Center for Arms Control



Atomic bomb explosion in the Marshall Islands. National Archives.

Since entering into force in 1970, the Treaty on the Non-Proliferation of Nuclear Weapons, commonly known as the NPT, has remained the cornerstone of the international nonproliferation regime. In creating a system of mutual responsibilities and an international taboo against the use or threat to use nuclear weapons, the NPT has proven largely successful in stemming proliferation.

But the nonproliferation regime faces new challenges: insufficient protections against the theft or sale of various nuclear materials in states of the former Soviet Union; nuclear black market activity such as the network operated by A.Q. Khan out of Pakistan; threats by North Korea to share nuclear technology with states or non-state actors hostile to the U.S.; and, most recently, violations of IAEA nuclear safeguard standards by Iran, a signatory of the NPT which is enriching uranium and has been accused of engaging in activities related to nuclear weapons research and design. Iran argues that it is making nuclear fuel for purely civilian purposes.

The threat of nuclear terrorism is producing additional challenges to the NPT regime, particularly in the areas of securing and safeguarding nuclear weapons material.

Many experts agree that some type of nonproliferation regime reform is necessary, particularly since certain states have interpreted the NPT as allowing them to acquire nuclear technologies that take them to the brink of acquiring an actual nuclear weapon without explicitly violating the treaty, sometimes referred to as a "breakout capability." Withdrawing from the NPT also carries no penalty, save possible ad hoc action taken by the U.N. Security Council.


Kingston Reif

Kingston Reif

Director of Nuclear Non-Proliferation
202-546-0795 ext. 2103
kreif AT armscontrolcenter DOT org


Nov 4, 2014

International Business Times Cites Ed Levine's Analysis of Kirk-Menendez Bill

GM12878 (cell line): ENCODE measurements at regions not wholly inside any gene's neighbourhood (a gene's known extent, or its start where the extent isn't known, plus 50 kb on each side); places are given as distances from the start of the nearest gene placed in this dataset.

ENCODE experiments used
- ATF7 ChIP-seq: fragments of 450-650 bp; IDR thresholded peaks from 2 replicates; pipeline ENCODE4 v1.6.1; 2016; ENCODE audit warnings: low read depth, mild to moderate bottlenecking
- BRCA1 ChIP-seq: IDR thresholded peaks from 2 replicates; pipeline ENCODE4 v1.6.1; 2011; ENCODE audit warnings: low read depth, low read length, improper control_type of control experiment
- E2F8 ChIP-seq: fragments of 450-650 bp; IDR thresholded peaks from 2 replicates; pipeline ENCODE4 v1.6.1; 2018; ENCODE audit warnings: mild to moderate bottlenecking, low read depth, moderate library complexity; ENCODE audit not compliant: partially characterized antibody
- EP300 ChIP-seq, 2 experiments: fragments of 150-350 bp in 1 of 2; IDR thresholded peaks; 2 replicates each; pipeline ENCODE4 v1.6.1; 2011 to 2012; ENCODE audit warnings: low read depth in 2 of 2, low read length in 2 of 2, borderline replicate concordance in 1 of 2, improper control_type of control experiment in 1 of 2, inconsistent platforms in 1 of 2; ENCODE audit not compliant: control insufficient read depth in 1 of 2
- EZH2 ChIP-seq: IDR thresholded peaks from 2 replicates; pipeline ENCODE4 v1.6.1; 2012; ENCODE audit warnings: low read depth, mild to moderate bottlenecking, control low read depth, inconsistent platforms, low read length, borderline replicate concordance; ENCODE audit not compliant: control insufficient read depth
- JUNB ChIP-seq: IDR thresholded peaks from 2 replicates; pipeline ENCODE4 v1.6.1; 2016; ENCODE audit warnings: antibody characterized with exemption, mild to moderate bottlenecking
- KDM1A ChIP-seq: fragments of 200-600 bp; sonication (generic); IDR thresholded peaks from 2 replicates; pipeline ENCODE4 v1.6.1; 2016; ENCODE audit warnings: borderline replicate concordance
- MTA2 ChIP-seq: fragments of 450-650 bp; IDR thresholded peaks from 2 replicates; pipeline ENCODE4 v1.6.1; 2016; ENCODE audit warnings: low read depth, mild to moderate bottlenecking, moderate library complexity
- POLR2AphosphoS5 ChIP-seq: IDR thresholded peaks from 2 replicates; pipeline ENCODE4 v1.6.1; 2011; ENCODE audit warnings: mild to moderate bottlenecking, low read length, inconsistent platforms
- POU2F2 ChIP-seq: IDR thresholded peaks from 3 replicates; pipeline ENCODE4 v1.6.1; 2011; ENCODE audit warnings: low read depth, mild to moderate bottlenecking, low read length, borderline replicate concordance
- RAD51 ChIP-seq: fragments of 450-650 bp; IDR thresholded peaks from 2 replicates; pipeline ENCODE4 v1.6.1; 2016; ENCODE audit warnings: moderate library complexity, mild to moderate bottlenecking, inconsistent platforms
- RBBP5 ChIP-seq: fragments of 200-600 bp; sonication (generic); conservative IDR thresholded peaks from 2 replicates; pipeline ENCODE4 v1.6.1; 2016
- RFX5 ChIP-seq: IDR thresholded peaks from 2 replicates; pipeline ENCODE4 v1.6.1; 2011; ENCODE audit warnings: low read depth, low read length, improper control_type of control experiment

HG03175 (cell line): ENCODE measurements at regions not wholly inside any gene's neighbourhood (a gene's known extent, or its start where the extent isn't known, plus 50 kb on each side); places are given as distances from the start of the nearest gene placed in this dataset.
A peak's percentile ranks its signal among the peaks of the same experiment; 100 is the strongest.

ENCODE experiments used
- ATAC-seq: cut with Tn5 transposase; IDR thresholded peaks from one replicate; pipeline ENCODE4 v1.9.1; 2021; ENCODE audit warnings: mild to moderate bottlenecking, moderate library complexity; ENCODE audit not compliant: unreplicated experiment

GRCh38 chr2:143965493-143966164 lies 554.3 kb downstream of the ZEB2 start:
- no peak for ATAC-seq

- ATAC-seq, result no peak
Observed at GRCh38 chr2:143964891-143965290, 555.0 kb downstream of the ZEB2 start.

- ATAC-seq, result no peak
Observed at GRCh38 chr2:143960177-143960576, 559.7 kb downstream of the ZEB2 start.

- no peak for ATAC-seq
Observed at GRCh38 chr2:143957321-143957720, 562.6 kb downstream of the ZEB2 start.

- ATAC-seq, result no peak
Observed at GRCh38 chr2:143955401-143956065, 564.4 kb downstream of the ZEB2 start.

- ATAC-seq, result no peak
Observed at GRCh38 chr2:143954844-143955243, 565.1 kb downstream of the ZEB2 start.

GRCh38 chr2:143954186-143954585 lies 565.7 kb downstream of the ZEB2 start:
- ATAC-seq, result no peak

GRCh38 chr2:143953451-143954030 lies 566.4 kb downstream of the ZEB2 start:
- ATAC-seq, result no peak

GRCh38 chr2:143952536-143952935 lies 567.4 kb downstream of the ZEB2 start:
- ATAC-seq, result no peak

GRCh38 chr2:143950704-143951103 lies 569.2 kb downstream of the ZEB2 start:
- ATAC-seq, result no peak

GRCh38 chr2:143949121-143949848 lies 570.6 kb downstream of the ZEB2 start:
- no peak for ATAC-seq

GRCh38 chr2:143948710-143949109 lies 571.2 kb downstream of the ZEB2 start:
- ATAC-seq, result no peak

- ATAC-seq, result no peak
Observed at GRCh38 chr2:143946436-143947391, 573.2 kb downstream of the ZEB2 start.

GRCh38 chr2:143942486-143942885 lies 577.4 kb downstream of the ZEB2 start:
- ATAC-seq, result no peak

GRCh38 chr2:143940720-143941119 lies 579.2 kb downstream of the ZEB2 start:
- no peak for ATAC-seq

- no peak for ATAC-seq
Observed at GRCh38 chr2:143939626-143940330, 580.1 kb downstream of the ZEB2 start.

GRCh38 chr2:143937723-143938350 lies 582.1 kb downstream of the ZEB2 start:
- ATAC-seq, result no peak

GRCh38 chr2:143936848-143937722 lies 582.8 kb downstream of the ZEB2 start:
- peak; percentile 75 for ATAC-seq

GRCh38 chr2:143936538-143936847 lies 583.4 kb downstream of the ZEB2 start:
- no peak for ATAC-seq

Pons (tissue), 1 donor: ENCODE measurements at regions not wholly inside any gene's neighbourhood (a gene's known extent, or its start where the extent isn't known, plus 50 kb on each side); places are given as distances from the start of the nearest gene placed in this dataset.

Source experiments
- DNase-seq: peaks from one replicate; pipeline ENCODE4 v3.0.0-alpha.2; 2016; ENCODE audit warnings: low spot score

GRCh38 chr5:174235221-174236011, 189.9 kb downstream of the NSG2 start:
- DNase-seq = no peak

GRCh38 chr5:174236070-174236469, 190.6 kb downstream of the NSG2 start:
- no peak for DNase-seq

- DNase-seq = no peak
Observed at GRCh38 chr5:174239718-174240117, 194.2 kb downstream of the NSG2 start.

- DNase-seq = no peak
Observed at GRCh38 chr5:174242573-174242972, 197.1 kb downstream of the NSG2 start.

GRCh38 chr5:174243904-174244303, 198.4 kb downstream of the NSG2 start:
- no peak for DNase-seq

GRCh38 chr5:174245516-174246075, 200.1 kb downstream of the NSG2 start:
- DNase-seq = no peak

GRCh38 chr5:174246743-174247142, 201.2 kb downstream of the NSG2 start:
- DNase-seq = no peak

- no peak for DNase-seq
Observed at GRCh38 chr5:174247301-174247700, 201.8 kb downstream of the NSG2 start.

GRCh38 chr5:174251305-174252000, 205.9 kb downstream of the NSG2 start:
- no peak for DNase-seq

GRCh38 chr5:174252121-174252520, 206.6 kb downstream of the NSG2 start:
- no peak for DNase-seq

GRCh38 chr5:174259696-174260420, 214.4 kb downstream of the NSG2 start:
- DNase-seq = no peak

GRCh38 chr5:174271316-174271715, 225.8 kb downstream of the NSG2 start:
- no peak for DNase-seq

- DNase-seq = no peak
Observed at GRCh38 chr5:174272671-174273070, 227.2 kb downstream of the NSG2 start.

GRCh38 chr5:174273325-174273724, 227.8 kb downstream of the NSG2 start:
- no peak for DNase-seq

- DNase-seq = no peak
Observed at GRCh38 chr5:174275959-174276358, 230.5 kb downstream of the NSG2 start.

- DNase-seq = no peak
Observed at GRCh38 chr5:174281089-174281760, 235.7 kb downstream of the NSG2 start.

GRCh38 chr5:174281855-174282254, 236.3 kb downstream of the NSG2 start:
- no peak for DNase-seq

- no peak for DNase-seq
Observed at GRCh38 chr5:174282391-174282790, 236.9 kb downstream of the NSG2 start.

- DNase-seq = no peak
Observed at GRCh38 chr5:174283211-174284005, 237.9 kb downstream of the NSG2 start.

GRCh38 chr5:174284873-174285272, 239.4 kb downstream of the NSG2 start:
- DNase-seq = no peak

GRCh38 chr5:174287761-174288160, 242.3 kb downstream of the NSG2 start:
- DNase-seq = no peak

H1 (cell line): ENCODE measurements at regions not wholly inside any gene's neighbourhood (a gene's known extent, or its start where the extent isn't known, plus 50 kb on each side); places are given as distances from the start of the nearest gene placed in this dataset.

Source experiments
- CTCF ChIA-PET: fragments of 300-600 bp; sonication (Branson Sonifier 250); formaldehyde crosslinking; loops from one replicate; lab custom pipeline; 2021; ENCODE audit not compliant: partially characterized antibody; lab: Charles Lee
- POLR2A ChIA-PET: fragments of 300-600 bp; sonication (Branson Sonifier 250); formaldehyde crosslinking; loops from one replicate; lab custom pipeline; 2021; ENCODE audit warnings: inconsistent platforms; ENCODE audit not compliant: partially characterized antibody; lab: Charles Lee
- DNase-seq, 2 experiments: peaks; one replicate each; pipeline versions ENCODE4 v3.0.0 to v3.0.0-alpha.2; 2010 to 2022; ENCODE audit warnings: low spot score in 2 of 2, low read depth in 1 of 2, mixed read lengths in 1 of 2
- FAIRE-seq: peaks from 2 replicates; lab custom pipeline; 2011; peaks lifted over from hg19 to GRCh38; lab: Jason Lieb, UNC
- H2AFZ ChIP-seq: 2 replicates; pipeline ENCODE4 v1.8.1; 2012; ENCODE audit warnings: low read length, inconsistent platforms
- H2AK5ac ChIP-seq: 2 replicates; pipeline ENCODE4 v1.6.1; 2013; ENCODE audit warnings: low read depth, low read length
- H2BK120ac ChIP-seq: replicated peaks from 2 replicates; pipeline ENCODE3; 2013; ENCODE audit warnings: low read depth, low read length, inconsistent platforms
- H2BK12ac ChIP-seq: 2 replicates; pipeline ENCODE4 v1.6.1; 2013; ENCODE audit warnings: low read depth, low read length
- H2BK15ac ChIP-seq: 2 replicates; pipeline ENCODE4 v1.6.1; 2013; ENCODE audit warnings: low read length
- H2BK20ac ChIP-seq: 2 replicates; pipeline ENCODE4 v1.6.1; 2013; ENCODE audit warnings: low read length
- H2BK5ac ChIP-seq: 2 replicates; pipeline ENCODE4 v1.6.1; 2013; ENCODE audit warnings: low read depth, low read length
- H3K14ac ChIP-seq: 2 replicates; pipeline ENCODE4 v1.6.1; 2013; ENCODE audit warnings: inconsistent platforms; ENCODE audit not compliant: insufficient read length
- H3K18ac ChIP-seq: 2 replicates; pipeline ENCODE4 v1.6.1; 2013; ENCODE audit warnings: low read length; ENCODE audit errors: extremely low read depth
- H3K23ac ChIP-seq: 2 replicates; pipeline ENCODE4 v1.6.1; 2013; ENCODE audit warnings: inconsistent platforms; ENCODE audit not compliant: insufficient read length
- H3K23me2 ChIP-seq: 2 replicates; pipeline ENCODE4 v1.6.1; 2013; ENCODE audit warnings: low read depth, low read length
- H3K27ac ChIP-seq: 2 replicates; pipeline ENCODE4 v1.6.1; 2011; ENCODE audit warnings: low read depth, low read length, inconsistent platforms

The International Business Times cited National Advisory Board member Ed Levine's analysis of the Kirk-Menendez bill, which could derail diplomacy with Iran over it's nuclear program by creating obstacles to relieving Iran from sanctions.

Oct 30, 2014

Finalizing the FY 2015 National Defense Authorization (NDAA): Key Issues for Congress

As the House and Senate begin to work behind the scenes to write a final bill of the National Defense Authorization Act, it should take the enclosed seven steps recommended by the Center for Arms Control and Non-Proliferation.

Oct 29, 2014

Business Insider Publishes Post by Sarah Tully on North Korea's Nuclear Program

For over a year, the U.S. has been all eyes on Iran, but is this distracting us from states that already have nuclear weapons—such as the ever-unpredictable North Korea? On the Nukes of Hazard blog, Sarah Tully suggests that the DPRK’s nuclear program is “flying under the radar” while the U.S. spends its days engaging Iran and refusing to engage North Korea. The post was most recently published in the Business Insider.

Oct 25, 2014

The Diplomat Cites Center Fact Sheet on North Korea

The Center's factsheet on North Korea's nuclear program was cited in a The Diplomat article published last week. The article was published after Gen. Curtis Scaparotti revealed his confidence in North Korea's ability to place a nuclear warhead on a missile.

Aug 19, 2014

The Washington Post publishes Letter to the Editor on Military Escalation in Iraq by Angela Canterbury

"If a U.S. military engagement had been designed as a limited strategy to rescue Yazidis and to evacuate U.S. personnel, we would have reacted differently," writes Angela Canterbury, Executive Director of CACNP. "But the open-ended nature of the stated mission was and continues to be alarming."

Aug 15, 2014

Senate Appropriators Defy Administration on Nukes

A summary and analysis of the FY 2015 Senate Appropriations Committee Energy and Water Bill and report.

Jun 18, 2014

U.S. News & World Report Publishes Letter to the Editor on Missile Defense Failures by John Isaacs

"Today, the greatest nuclear danger isn’t from another country but rather a rogue group with a suitcase that evaded detection because we slashed nonproliferation funds to support “big ticket” projects," writes John Isaacs for U.S. News & World Report.

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